Audain Art Museum: Whistler, British Columbia
Now, when you go to Whistler, in addition to the beauty of the great outdoors you can enjoy a museum that highlights the art of British Columbia. The Audain Art Museum, which opened in March of this year, is unique in its aim is to showcase artists from B.C. The province’s A-list is well represented as drawn from the personal collection of Michael Audain and his wife Yoshiko Karasawa.
The museum building, designed by architects John and Patricia Patkau, is unobtrusively nestled in downtown Whistler in a setting of fir, cedar and spruce trees with a mountain backdrop. It is a quietly stunning building that frames a spacious exhibition space. Its pitched roof is practical (to handle mountain snow falls) and helps the building to blend into the trees surrounding it.
In the museum’s permanent space, B.C. art from the past two hundred years is on display: historical and current First Nation masks; Haida master carvers James Hart and Robert Davidson; works by Emily Carr, E. J. Hughes, Jack Shadbolt, Gordon Smith; and those by the “younger generation” (Sonny Assu, Stan Douglas, Dana Claxton, Brian Jungen, Marianne Nicolson, Ian Wallace); and the list goes on.
It is fitting that the first gallery you enter is dedicated to the rich artistic legacy of B.C.’s First Nations. Rare masks from the 12 First Nations are displayed on the walls and a more contemporary reminder of the skill of First Nation artists is the awe-inspiring cedar dance screen carved by James Hart.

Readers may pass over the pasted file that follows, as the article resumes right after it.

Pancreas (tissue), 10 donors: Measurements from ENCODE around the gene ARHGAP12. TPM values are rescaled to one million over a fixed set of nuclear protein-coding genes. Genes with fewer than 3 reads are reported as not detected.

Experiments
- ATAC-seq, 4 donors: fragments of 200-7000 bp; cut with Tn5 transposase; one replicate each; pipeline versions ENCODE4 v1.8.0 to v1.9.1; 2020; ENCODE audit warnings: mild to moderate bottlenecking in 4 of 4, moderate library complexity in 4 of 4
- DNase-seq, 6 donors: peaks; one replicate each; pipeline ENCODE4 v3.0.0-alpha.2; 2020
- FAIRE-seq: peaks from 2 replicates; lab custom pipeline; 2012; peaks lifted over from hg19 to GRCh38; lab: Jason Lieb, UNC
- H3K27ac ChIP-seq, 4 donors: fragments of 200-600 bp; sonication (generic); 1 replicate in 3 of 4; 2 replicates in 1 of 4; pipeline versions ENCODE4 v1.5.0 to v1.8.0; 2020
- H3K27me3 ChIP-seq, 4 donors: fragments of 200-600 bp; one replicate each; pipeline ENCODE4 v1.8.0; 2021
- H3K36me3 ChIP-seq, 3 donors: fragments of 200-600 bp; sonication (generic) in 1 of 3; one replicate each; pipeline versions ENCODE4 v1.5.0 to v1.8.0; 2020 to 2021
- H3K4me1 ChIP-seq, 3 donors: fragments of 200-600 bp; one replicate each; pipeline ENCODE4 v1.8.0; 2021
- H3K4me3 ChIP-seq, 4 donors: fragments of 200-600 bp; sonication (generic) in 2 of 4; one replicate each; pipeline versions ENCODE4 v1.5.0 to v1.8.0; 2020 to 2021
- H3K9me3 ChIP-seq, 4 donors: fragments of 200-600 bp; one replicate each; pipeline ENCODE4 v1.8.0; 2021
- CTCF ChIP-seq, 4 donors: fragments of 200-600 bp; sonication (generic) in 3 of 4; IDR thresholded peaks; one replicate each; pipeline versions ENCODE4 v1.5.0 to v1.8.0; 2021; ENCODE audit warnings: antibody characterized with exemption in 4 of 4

Several works by Emily Carr serve as a bridge between the first gallery’s historic and ceremonial creations and the more recent works in the galleries that follow.
On display are the colourful coastal depictions by E.J. Hughes, the unique surrealism of Jack Shadbolt, the abstract expressionism of Gordon Smith, and impressive selections of Vancouver’s internationally famous photo conceptualists, as well as recent art by contemporary First Nation artists such as Dana Claxton.
When we visited last month, the temporary exhibition featured Mexican Modernists including works by Diego Rivera, David Alfaro Siqueiros, Jose Clemente Orozco and Rufino Tamayo.
As a long-time admirer of the Mexican Muralists, and “Los Tres Grandes” (The Big Three – Rivera, Orozco, Siqueiros) in particular, I was disappointed in the way the exhibition was mounted. With the technological advances available to curators today, especially image projection, it is regrettable that an effort was not made to link the individual paintings on display with the artists’ much more culturally and historically significant works – their murals. Spreading so few paintings over several nearly empty galleries didn’t help either.
The Audain Art Museum is part of a growing trend of wealthy art collectors opting to build their own museums in order to display their personal collections. Granted this seems to be a more prevalent practice in the USA and Europe than in Canada but such developments must have a significant impact on the collections and fundraising strategies of public institutions.
Other than my annoyance at how the temporary exhibition was presented I enjoyed the visit to the museum. The Audain collection of British Columbian artists is remarkable in its eclectic range and the quality of the works on display. The building is both attractive and functional. The combination of the art on display, the building and the natural beauty of Whistler makes the drive from Vancouver worth the effort.